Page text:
American Airlines' decision to work with HP to build a new passenger services system dubbed a "bold move" by Monte Ford, the carrier's chief information officer took many observers by surprise.

Amadeus has been courting the carrier for several years. Its Altéa platform is up and running, serving several of American's Oneworld alliance partners, including British Airways and Qantas. The announcement that American would end the most significant element of its relationship with Sabre also signaled the end of an era. Darryl Jenkins, former director of The Aviation Institute at George Washington University and founder of, noted that throughout his adult life, people have referred to American's system as "Mother Sabre." The first real break by a U.S. legacy carrier from a legacy PSS represents a "new era in decision-making," he said.

Henry Harteveldt, vice president and principal analyst at Forrester Research, wrote in his blog that American and Sabre are "so intertwined that it's hard to imagine one without the other -- kind of like 'Cher' and 'farewell tour.'" But Sabre will remain, metaphorically at least, in the next room. EDS, which was acquired by HP last year, manages Sabre's IT systems.

In an analysis of the American- HP deal, Ian Tunnacliffe, research director of Travel Technology Research Ltd. in Burnham, U.K., wrote that "if HP finds that the going gets really rough as it tries to deliver on its promises, help may well be at hand and not so far away. The most experienced company in the airline IT industry knows American's needs inside and out. And it is already a key subcontractor to EDS in delivering the current solution."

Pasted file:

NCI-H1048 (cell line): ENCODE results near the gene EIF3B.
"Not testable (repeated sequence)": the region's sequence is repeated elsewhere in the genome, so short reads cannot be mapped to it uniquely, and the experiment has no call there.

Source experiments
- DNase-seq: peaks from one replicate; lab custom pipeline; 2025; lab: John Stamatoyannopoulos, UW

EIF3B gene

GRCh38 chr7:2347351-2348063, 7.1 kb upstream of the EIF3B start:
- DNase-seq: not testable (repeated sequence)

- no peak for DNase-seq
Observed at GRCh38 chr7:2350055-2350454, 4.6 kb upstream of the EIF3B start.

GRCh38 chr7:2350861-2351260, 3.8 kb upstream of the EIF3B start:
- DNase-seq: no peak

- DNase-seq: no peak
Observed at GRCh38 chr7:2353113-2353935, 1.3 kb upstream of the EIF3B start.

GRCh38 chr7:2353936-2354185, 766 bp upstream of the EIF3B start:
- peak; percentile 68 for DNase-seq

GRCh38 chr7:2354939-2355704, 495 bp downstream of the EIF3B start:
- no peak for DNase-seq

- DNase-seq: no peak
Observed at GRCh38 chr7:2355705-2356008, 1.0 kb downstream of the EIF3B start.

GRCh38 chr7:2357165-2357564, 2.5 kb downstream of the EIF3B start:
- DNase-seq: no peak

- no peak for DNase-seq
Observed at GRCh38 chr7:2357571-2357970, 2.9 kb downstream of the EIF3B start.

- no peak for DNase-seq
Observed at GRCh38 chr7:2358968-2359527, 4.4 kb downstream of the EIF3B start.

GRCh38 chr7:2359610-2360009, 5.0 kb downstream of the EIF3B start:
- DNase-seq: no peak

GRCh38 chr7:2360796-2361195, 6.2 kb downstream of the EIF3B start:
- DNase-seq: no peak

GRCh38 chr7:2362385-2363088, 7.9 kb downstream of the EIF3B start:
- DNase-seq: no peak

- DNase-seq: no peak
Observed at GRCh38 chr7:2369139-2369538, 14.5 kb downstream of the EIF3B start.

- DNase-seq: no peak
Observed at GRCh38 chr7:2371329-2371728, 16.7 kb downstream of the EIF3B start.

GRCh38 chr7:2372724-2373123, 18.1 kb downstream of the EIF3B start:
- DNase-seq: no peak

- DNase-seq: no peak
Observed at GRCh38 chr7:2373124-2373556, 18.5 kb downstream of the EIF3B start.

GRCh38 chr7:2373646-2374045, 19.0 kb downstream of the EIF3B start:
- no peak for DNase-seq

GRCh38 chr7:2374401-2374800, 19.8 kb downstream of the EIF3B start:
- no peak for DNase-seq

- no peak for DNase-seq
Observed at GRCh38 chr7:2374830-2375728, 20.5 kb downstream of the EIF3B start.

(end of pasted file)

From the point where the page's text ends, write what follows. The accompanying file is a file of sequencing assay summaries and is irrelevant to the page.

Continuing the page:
Tunnacliffe believes the creation of a new system is healthy for the industry. "In recent years, Amadeus has won 100% of the top-tier airlines that have announced a change to their PSS provision," he wrote.. "Monocultures are seldom good news, and the entry of a serious competitor with deep pockets has the potential to significantly improve the landscape."

American's announcement also stirred speculation about Amadeus' next move. At the National Business Travel Association's annual conference in San Diego last month, Amadeus revealed that United Airlines would not implement the Altéa system next year as planned. United signed a contract with Amadeus in 2005 to migrate to the Altéa platform.

David Jones, president and chief executive officer of Amadeus IT Group, told The Beat, a business travel newsletter, that United, which lost $705 million in the first half of this year, "has to think very hard before embarking on a substantial investment program. We have a contract and we'll see how we can best accommodate their new circumstances without giving up our rights under the contract."

That comment sparked a new round of buzz over United's plans. Continental will join the Star Alliance next month and has said it ultimately wants to be on the same IT platform as United. Continental has been a customers of EDS' SHARES, a legacy system, since 1991. It signed a new seven-year contract with EDS in 2007.

HP, EDS' new owner, has said that it plans to market Jetstream to other carriers. If all goes as planned always a big "if" in the airline IT world Continental could have a new option.